Back in business: Couple ends retirement to serve up taste of Trotter’s

A devoted restaurateur for 30 years, Jenny Xenakis figured she was ready to put away the durable utensils, shed the apron and fill the last cook orders.

Longtime restaurateurs Jenny and Steve Xenakis intend to carry on the family atmosphere

A devoted restaurateur for 30 years, Jenny Xenakis figured she was ready to put away the durable utensils, shed the apron and fill the last cook orders.

No more sweating over a stove, tending tables, subbing for somebody else’s shift or cleaning counters, she told herself.

She was wrong. She fidgeted in retirement.

“I wasn’t ready for that rocking chair,” she said while occupying one of the bench seats inside Trotter’s, her new business domain. “I was home, watching CNN news and thinking, ‘This is not me.’

“I’m the happiest person in the world when I’m in the kitchen,” she added. “It’s where I like to try new things.”

And try it at a new spot.

An ambitious Xenakis persuaded her husband, Steve, a longtime restaurateur himself, to get back into the game.

When Trotter’s – Auburn’s iconic family-run restaurant since 1971 – was up for sale, they jumped at the chance. The descriptive sales pitch on the Internet listings said one thing, but a timely visit clearly said another.

“To me, it had class,” Jenny Xenakis said. “This could go any way I want it to go. It felt good.”

So on impulse the couple bought the popular restaurant off Harvey Road last month, less than a year after they had decided to move to the area from Houston to be closer to Jenny’s two daughters.

“I thought she was crazy,” Steve Xenakis said, rolling his eyes. “But this keeps us busy, and she really missed it.”

The Xenakis, the restaurant’s second new owners in two years, are committed to making it work.

“It’s fun. It’s a family feeling again,” said Mike Braxton, the restaurant’s manager for the last four years. “They didn’t come in here to change a lot of things, but they did bring in a lot of home-made food.”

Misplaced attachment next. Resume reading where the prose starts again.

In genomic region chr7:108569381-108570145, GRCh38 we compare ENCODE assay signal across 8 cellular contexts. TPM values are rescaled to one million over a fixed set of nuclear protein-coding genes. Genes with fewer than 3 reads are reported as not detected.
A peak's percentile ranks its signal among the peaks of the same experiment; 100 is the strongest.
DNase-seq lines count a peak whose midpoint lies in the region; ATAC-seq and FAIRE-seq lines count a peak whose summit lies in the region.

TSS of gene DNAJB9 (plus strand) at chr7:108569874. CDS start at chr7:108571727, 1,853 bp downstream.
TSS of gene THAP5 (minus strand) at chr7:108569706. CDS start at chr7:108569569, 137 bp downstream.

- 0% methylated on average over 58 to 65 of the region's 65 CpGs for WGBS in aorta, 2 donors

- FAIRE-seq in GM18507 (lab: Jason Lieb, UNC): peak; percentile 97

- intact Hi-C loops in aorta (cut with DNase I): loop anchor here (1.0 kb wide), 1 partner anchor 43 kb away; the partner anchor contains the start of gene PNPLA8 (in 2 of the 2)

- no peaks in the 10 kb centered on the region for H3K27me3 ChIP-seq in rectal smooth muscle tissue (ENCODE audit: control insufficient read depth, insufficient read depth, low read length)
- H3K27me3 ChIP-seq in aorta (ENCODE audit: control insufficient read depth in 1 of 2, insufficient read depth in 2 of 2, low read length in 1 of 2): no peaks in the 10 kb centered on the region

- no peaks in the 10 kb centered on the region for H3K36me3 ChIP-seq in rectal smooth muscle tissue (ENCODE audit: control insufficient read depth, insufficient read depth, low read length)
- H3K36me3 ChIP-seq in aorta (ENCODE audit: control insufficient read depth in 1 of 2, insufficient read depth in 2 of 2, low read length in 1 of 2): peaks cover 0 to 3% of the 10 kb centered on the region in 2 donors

Some things will change, but the trusted name and proven menu will stay the same. Burgers will still be the toast of Tuesdays.

The Trott family will stay in the mix as well, offering suggestions and decor ideas.

The upstairs banquet room, which holds anywhere from 20 to 60 people, will be available for functions.

Some of the introductory specials, however, will be different, savoring of Jenny’s Italian heritage and Steve’s Greek spice.

Sundays, for instance, will be pasta nights, serving up home-made favorites, like tasty lasagna, and freshly concocted soups.

“For me, I get the itch,” Jenny Xenakis said. “I just love to cook.”

Jenny’s Italian family handed that passion down through the generations. She learned a thing or two from her grandmother, who went to school to become an opera starlet but wound up working as a cook for a wealthy family in the Province of Milano.

While her mother didn’t particularly enjoy cooking, Jenny embraced it.

“This sort of thing skips a generation,” she surmised.

Jenny Xenakis, who immigrated to the United States in 1967, ended up owning her own 24-hour restaurant in Houston. That’s where she met Steve, who immigrated to the U.S. from his native Athens during the 1950s and began a 25-year career in the full-service restaurant business.

After a long stretch of operating their around-the-clock eateries, they eventually sold their businesses in Texas and joined family in the Puget Sound area last October.

But restless in retirement, they soon found themselves back in the family restaurant game.

Steve Xenakis, 74, wasn’t sure he would be back in the business, but now that he is, he has his wife’s full support. He shares her enthusiasm.

“Jenny’s always busy,” he said. “She’s hard working, really smart and likes to be with people.”

The buzz is definitely back.

“I like the business,” said Jenny Xenakis, still full of energy at 62. “You get the rush.

“I enjoy the people. I love to cook. It makes me feel alive.”

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WE’RE OPEN

• Business: Trotter’s family restaurant

• Location: 825 Harvey Road NE, Auburn

• Hours: 8 a.m.-9 p.m. (Sunday-Thursday); 8 a.m.-10 p.m. (Friday, Saturday).

• Phone: 253-833-2323

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